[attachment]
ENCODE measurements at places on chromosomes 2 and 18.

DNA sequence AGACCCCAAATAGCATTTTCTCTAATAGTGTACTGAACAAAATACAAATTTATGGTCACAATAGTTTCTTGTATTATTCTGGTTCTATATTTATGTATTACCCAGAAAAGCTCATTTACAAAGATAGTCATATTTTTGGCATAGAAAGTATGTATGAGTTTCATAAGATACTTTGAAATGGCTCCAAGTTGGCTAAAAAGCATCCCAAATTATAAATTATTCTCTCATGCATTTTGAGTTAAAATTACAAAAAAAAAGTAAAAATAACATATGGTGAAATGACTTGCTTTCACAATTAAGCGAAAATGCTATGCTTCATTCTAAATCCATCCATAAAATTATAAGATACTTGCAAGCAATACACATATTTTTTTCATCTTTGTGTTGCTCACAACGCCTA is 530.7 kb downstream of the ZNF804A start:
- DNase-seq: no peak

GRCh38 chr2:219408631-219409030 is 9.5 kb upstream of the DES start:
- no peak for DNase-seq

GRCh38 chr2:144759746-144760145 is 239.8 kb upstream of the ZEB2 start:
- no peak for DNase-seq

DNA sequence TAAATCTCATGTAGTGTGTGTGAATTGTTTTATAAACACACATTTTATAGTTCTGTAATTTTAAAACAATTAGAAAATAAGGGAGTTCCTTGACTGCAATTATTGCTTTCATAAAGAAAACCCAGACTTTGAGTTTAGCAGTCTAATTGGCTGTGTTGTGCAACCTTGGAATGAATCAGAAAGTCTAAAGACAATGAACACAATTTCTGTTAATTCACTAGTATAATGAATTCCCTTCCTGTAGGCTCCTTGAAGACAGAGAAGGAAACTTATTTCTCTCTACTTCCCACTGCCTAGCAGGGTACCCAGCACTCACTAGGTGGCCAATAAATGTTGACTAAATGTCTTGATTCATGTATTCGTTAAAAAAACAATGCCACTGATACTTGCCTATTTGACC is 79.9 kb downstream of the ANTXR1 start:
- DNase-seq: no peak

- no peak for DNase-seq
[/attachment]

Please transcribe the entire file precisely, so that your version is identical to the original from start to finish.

ENCODE measurements at places on chromosomes 2 and 18.

DNA sequence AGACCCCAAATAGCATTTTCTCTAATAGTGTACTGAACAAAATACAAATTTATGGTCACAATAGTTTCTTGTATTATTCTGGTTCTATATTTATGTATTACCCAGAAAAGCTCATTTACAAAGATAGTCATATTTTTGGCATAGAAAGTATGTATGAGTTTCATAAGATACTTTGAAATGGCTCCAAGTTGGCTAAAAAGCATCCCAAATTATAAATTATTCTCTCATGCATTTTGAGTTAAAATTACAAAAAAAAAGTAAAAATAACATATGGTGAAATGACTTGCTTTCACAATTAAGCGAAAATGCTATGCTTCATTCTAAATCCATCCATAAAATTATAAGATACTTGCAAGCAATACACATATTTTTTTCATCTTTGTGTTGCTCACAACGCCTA is 530.7 kb downstream of the ZNF804A start:
- DNase-seq: no peak

GRCh38 chr2:219408631-219409030 is 9.5 kb upstream of the DES start:
- no peak for DNase-seq

GRCh38 chr2:144759746-144760145 is 239.8 kb upstream of the ZEB2 start:
- no peak for DNase-seq

DNA sequence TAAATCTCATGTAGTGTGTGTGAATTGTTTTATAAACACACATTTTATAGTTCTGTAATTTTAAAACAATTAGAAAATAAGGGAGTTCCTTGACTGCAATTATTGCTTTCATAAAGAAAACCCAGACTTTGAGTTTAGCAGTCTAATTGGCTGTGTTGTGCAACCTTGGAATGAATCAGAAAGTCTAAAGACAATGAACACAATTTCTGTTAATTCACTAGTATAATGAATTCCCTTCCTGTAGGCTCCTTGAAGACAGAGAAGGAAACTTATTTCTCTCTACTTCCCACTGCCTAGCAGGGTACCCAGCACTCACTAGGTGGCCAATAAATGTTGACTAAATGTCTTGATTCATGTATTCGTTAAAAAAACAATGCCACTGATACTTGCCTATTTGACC is 79.9 kb downstream of the ANTXR1 start:
- DNase-seq: no peak

- no peak for DNase-seq